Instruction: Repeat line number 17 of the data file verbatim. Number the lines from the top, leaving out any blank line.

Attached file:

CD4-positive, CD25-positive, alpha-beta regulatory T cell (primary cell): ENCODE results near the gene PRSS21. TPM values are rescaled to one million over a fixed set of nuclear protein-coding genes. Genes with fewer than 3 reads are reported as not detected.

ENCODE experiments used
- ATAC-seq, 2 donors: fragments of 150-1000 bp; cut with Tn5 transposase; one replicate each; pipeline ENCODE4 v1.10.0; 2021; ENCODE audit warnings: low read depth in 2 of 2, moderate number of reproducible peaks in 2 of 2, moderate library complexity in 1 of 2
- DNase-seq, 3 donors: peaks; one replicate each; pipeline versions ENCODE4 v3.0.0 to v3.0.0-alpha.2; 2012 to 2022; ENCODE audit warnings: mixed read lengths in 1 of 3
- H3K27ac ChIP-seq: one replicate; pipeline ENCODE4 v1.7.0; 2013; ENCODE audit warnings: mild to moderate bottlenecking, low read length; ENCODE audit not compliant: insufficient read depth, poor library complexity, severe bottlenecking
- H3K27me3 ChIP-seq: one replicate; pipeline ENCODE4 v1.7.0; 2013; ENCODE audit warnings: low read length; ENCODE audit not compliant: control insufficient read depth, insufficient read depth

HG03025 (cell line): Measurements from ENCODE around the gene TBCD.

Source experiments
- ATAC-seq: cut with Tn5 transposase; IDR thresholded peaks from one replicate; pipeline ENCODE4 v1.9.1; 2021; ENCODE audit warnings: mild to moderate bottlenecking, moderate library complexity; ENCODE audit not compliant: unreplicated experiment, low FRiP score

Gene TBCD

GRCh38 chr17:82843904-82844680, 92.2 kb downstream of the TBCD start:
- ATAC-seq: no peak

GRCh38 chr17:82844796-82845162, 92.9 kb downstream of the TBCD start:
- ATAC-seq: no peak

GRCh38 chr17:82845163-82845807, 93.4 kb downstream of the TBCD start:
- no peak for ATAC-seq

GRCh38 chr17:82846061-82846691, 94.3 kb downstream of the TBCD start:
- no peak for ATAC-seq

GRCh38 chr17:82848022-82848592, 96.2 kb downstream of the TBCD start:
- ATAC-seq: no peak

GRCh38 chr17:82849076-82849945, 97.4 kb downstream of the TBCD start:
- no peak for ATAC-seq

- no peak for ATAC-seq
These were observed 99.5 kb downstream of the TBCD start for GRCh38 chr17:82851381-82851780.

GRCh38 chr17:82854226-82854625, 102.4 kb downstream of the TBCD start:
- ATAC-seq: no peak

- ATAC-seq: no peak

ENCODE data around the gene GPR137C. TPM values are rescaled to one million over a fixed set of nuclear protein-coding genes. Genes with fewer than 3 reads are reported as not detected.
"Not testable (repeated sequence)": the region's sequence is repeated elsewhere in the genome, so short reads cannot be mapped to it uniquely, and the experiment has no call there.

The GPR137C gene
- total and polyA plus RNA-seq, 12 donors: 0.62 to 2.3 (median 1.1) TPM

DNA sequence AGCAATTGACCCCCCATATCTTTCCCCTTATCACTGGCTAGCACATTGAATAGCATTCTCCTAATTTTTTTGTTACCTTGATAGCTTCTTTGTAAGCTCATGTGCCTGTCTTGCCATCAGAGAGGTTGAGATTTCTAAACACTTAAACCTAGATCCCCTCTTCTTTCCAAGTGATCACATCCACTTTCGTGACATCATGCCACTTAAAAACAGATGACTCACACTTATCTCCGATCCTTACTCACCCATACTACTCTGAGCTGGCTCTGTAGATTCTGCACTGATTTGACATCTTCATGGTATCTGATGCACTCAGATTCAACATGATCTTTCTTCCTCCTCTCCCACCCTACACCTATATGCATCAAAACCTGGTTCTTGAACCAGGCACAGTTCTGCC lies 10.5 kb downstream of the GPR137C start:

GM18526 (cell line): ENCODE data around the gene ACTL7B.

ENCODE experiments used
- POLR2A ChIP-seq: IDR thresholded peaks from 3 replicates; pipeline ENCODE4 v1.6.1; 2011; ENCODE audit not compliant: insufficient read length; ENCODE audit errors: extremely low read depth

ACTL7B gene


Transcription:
GRCh38 chr17:82846061-82846691, 94.3 kb downstream of the TBCD start: